A Halloween viewing of the notorious Ghostwatch set me thinking about the undercurrents of historical phobia that seemed to bubble up particularly strongly through British culture in the 1970s and 1980s. This in turn reminded me of the exceedingly cult show, Sapphire and Steel, which is still fondly remembered by many British people of a certain age and a particular bent (and also apparently in unexpected places like Peru) for moderately but permanently traumatising them when it was first shown in the early 80s. I recently watched this show again as well, including episodes that I’d never seen before either when they were first shown or when they were repeated in seemingly endless loops during the late 1990s and I evidently had little better to do than watch satellite television all night.
For those who don’t know or are young, the eponymous characters were played by two pretty big British stars of the time. I read somewhere that one of the reasons the show was relatively short-lived was that its stars had so many other jobs to do, although this also sounds like the kind of bullshit that agents put about as a kind of bargaining chip for their clients. Joanna Lumley and David McCallum play a pair with definite but asexual chemistry. They could loosely be described as psychic detectives who appear, sometimes literally out of nowhere, to deal with what are obliquely half-explained as incursions from time or dimensions beyond the ordinary. These may take the form of anachronisms, time slips or hauntings but the situations in which Sapphire and Steel find themselves invariably start out weird and then rapidly spiral into the incomprehensible. In a good way.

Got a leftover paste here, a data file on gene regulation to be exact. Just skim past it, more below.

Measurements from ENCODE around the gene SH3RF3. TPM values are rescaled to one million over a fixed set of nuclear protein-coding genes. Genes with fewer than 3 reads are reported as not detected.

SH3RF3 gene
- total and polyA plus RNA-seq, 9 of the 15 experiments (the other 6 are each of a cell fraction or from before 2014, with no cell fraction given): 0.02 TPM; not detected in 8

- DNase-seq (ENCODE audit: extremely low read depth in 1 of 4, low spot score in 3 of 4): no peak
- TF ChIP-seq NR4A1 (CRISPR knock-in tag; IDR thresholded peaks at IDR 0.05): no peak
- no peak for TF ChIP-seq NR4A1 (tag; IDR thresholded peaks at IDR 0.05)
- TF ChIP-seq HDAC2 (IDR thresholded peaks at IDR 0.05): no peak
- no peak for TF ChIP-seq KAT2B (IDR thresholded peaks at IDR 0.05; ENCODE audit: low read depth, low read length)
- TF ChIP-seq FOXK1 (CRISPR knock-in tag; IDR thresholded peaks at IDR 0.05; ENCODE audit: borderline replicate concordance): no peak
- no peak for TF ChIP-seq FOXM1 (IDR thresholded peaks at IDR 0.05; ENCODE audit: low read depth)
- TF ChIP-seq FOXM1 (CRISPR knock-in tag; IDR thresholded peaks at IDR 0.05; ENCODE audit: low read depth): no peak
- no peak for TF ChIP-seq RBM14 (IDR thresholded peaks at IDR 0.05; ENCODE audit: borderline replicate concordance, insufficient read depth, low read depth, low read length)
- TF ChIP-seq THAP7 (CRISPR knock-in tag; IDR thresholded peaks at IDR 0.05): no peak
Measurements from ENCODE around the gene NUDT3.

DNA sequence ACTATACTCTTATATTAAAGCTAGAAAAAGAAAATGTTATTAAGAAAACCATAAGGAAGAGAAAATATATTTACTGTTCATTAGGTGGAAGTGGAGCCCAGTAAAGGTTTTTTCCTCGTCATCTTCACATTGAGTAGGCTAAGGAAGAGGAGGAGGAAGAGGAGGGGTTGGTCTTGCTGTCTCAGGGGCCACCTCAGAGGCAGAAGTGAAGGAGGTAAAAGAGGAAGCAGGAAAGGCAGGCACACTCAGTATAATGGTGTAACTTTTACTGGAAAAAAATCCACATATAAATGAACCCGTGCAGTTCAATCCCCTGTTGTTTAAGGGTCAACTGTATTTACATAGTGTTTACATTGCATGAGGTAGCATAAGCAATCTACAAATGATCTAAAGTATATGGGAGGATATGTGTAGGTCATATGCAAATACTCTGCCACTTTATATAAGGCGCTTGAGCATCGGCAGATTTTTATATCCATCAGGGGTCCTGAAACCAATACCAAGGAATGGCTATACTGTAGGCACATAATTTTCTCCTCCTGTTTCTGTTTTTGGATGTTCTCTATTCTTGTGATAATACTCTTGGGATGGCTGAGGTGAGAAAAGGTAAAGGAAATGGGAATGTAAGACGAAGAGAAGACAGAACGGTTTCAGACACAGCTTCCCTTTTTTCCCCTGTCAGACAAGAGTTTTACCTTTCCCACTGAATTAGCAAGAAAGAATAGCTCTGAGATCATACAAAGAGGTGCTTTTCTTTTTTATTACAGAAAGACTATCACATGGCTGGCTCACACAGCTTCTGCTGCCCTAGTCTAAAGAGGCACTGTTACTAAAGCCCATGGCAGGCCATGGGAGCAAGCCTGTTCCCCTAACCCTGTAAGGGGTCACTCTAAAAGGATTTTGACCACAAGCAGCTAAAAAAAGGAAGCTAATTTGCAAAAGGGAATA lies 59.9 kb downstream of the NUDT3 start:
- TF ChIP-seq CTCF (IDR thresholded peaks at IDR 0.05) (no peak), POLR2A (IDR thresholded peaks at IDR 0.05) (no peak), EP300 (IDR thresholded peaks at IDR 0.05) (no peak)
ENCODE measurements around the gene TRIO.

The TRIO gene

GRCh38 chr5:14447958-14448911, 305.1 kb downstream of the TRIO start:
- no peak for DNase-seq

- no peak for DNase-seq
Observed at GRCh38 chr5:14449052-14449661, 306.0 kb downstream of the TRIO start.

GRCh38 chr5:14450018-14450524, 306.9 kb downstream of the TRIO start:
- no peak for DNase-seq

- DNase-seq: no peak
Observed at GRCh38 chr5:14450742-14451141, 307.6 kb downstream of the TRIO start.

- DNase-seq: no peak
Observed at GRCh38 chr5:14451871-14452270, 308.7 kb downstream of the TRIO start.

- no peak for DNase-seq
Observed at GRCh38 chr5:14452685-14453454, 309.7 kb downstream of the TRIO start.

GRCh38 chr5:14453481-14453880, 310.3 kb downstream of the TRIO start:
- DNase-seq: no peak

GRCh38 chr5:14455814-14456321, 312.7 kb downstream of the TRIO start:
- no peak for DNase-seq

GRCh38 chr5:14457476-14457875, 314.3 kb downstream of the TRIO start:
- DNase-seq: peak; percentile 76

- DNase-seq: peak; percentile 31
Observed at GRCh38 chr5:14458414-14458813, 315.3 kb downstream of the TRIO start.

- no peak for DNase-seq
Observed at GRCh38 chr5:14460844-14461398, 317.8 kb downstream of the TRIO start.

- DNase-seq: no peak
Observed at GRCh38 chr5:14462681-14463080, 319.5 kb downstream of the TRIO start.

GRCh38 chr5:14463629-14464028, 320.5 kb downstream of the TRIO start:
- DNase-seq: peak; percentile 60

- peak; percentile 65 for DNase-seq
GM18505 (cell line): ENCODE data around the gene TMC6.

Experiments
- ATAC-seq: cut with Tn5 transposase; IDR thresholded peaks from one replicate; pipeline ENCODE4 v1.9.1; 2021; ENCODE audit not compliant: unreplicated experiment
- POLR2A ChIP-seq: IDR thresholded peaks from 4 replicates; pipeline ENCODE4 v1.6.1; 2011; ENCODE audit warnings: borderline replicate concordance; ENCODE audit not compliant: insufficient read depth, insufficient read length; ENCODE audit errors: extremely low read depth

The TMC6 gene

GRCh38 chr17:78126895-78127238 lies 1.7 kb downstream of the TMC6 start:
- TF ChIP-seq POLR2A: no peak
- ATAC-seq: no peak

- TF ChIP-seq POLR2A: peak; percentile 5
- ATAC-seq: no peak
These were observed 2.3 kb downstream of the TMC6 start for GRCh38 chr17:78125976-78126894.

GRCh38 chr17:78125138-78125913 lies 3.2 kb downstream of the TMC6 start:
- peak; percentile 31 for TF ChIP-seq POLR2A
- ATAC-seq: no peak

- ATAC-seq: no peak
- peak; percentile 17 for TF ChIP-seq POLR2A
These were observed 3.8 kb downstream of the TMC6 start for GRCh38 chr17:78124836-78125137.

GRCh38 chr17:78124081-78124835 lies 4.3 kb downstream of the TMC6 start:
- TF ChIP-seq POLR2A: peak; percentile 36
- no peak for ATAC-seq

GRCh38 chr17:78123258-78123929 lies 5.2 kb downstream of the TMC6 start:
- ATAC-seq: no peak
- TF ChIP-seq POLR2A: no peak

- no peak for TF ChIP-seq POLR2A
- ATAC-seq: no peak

In keeping with all British television of that time, they were probably given about £10 to spend on making it and it looks like they blew £5 of that budget down the pub before they even started filming. It’s incredibly stagey and untelevisual in its execution, and often they don’t make the best use even of the limited sets they’ve been able to bodge up. But anyone (or rather, any team of people) who can create even a handful of chilling, iconic and never to be forgotten scenes or images within such restrictions… well, I think they deserve a lot of credit.
All of the “Assignments” (in total six stories consisting of varying numbers of weekly episodes) except one were written by P.J. Hammond. He clearly had issues with history and the persistence of the past, turning domestic staircases, bedsits, train stations and even a petrol station into ominous facilitators of incidents that often amount to temporal rapes; modern people transformed or disappeared or imprisoned in loops of time or battered by echoes of past atrocities. These aggressions are, moreover, apparently instigated by the malignancy of Time itself. It slowly becomes as clear as anything ever does in the series (i.e. not very clear at all) that Sapphire and Steel are interlopers too, perhaps merely humanoid or passengers riding in human forms rather than truly human. Despite being firmly of the (then) present and emphatically not time travellers, Steel in particular has odd gaps in his knowledge such as being unsure of the difference between World Wars I and II. Sapphire sometimes speaks disparagingly of “humans.”
Of course in support of this historophobia theme I could also go to Hammer and to Doctor Who’s Tom Baker gothic horror/Victoriana period, but if you think I’m walking into that minefield you’ve got another think coming, my friend. There’ll be absolutely no discussion of Doctor Who here. It’s more than my job’s worth, mate. You know, health and safety.
I’ve spoken to you all sternly about spoilers before, but again I’ll say that if you’re the kind of big baby who whines about spoilers for things that were on television thirty years ago then you’d better go and do something else. Continue Reading